A couple of weeks ago, a good friend of mine was in town from Seattle and really wanted to visit the Getty Museum. We and some local friends attended an architecture tour and I learned a few things about the design of the Getty Center. The architect, Richard Meier, worked with nearby homeowners to reach a mutual decision about design details. Known for his neutral color palette and use of metal, he had to make some alterations from his usual aesthetic for this project. The homeowners didn't want him to use black or white for the color palette and a certain majority percentage of the edifice had to be composed of stone. For this he chose both textured and smooth beige travertine tiles, which were imported from Italy and are often studded with fossils.
The site was built on a grid to reference the fact that the city of Los Angeles features a prominent grid. This grid is is reflected in the perfectly square tiles, straight lines of sight moving into the distance, and corridors into the various buildings of the site that frame a view of the surrounding mountainside. There are amazing views of the Pacific Ocean, San Bernadino and Santa Monica Mountains, and Los Angeles, and nature is also invited into the Center through gardens and clever uses of architecture (but not directly like bunnies or anything; a family of owls sees to that).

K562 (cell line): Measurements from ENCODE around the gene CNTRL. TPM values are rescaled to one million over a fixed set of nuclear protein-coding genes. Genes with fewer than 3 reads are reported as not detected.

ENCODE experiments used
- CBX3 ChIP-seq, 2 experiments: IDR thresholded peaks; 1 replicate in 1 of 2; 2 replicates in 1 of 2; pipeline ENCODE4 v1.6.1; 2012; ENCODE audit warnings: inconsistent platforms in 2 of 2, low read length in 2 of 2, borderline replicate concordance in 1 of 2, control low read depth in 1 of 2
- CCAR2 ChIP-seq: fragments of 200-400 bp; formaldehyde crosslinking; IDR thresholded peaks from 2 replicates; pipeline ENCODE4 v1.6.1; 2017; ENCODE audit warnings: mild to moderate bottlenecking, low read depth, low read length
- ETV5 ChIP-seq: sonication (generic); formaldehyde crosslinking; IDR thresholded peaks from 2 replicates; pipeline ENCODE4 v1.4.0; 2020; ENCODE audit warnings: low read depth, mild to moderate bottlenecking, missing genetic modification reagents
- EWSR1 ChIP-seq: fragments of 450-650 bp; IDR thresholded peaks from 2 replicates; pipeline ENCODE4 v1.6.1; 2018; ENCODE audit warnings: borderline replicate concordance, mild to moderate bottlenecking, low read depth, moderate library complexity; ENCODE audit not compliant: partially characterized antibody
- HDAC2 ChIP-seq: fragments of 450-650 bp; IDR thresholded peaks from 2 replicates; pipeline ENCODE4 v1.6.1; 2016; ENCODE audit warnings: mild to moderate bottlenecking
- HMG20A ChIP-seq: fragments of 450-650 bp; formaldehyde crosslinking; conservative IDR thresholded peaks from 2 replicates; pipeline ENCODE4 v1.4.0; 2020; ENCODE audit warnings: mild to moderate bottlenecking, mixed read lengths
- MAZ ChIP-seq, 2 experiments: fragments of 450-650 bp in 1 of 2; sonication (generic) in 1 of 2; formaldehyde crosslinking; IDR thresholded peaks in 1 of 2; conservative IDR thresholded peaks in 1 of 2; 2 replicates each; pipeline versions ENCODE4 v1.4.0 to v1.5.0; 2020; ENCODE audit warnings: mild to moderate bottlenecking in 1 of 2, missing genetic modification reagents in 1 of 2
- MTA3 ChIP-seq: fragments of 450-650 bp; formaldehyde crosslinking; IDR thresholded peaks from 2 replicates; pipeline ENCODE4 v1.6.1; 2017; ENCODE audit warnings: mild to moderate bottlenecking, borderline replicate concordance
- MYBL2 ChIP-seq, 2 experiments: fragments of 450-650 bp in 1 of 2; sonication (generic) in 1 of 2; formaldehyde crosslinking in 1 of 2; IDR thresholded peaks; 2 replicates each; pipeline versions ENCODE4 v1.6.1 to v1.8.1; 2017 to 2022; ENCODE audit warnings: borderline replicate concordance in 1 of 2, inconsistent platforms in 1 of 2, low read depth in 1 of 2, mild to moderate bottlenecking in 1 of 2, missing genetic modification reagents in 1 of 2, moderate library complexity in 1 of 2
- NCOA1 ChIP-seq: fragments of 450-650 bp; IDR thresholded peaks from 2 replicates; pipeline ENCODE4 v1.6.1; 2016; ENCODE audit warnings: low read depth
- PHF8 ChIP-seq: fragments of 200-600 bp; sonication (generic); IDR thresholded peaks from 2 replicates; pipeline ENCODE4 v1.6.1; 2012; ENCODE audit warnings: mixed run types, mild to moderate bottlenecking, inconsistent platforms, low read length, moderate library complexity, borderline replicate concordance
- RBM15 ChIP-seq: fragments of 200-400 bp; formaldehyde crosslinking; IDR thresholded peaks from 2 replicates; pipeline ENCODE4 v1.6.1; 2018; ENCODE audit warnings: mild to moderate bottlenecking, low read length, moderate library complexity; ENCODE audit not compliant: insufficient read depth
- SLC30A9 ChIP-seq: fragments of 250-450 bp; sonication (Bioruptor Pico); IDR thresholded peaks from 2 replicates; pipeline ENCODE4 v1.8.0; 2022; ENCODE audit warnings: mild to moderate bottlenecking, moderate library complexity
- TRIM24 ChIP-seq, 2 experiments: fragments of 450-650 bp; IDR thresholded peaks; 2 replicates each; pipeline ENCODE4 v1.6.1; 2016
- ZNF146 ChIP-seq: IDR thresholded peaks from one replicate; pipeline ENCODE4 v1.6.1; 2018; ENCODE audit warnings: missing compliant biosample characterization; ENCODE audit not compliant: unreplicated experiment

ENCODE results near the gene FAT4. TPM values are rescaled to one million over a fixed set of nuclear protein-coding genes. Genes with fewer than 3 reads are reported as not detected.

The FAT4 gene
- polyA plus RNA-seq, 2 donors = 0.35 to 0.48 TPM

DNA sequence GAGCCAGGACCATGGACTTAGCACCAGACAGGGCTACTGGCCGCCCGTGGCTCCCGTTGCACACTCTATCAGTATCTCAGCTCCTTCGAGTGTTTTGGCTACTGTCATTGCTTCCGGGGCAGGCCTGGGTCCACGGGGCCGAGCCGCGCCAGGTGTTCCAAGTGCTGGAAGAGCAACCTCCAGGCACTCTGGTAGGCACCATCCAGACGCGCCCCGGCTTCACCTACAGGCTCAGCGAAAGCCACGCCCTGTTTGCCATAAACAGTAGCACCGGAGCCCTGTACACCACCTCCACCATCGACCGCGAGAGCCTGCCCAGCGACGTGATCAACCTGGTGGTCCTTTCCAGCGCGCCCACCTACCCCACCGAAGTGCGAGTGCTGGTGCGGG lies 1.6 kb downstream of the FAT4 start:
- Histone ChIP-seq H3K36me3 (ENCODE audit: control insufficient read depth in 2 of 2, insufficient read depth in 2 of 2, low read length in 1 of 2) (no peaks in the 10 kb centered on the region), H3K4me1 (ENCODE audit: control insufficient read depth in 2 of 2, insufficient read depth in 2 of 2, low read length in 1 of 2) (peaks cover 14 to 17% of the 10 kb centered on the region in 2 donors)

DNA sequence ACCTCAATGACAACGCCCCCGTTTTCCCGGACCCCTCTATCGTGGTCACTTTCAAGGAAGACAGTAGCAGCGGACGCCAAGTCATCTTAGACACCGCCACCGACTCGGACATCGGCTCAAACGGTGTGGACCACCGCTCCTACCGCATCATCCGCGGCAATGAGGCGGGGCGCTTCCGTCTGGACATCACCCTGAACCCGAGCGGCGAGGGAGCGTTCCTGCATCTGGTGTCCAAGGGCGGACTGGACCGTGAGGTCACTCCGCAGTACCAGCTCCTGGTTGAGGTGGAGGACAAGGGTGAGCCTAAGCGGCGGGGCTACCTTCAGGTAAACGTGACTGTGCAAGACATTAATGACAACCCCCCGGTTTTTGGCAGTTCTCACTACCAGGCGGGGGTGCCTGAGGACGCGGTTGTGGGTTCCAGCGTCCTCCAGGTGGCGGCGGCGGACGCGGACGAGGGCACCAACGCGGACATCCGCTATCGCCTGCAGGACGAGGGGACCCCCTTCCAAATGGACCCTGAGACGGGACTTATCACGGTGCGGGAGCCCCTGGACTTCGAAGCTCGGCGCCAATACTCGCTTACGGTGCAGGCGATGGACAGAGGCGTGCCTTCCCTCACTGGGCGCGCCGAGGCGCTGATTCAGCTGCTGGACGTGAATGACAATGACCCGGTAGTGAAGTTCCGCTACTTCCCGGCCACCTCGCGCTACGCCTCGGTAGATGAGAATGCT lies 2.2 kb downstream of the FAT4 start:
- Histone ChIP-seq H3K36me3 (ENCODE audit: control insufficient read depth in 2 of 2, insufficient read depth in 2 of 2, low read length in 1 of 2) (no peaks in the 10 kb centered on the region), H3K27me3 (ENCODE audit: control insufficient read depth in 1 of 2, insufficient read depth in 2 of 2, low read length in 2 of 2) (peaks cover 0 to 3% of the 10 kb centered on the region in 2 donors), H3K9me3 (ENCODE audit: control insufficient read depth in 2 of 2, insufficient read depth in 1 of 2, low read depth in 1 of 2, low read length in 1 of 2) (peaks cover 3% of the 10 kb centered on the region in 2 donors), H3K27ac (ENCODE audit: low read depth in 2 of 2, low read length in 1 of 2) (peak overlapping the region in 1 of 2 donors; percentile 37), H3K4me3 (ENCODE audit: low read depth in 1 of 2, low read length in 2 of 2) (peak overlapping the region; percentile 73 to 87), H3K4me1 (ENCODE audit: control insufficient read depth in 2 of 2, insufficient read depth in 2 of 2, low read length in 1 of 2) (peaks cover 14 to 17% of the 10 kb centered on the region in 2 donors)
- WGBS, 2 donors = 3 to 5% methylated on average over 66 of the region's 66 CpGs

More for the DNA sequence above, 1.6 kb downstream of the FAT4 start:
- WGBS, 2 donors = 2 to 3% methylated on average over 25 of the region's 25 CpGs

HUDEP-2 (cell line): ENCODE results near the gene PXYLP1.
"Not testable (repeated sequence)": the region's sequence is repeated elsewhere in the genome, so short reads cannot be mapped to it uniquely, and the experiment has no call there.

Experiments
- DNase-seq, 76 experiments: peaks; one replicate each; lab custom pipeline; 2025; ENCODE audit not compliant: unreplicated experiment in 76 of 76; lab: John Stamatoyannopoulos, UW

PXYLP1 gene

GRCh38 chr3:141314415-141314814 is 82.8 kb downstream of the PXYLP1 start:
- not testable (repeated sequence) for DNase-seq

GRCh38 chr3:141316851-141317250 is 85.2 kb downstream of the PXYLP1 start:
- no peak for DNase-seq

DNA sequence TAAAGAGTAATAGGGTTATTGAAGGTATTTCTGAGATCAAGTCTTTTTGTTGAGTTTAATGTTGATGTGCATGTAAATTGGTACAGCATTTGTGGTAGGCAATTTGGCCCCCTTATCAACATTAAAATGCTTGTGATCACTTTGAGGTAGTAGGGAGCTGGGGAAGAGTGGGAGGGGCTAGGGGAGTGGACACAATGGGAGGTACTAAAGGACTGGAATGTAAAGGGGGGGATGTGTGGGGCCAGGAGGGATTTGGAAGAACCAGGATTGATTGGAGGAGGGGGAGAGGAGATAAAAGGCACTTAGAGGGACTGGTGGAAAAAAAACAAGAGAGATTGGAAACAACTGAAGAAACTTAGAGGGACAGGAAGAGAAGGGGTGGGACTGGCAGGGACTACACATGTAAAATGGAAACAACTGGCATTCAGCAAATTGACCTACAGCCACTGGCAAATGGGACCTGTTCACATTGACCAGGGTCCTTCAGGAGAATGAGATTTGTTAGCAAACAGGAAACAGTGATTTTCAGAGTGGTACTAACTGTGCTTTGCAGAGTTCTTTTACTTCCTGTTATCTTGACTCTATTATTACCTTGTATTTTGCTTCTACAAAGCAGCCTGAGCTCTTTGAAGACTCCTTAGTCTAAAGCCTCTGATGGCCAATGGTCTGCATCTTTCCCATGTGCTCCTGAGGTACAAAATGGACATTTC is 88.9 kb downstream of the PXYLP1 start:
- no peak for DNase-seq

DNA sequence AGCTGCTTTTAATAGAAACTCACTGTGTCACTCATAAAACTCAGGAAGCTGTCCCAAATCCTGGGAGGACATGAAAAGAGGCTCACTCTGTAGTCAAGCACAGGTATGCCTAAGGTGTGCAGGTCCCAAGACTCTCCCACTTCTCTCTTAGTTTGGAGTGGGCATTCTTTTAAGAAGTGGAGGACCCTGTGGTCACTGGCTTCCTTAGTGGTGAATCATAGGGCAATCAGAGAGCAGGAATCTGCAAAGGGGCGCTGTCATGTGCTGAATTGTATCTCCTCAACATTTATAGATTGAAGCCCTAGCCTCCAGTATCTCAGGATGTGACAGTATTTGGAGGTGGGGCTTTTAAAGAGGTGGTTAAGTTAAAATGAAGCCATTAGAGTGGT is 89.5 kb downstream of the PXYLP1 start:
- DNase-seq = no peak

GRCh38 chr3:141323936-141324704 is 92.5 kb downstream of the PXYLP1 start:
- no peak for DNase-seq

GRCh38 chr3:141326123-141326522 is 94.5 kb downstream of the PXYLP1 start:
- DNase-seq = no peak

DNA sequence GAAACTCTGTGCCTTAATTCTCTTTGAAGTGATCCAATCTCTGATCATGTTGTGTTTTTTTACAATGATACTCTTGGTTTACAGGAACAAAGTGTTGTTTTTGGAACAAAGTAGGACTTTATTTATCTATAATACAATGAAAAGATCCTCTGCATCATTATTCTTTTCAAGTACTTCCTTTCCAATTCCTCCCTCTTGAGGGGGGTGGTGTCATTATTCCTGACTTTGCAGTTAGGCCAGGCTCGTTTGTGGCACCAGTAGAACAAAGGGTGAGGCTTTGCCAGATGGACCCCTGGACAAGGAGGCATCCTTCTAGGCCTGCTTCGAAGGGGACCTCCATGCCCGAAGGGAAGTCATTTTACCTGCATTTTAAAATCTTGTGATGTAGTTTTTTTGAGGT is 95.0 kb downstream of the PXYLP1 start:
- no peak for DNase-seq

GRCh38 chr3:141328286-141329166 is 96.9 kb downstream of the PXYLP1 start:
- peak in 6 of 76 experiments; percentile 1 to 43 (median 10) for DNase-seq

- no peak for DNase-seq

Design elements reference classical architecture, such as the numerous archways, gardens, ponds, fountains, and terraces. Interior ceilings and walls are made up of myriad skylights and windows, to allow for natural light and bring the outdoors inside. Aside from the beige travertine and painted metal facade, the only color Meier used as a highlight was purple, to reflect the purple sage that tinted the Santa Monica Mountains at dusk. This purple appears in various shades from painted architectural elements to blossoms of cherry trees and lavender around the grounds.
After we left the Getty, we visited Santa Monica to catch the sunset.
See the photo essay on VSCO here.
Learn more about the Getty architecture here.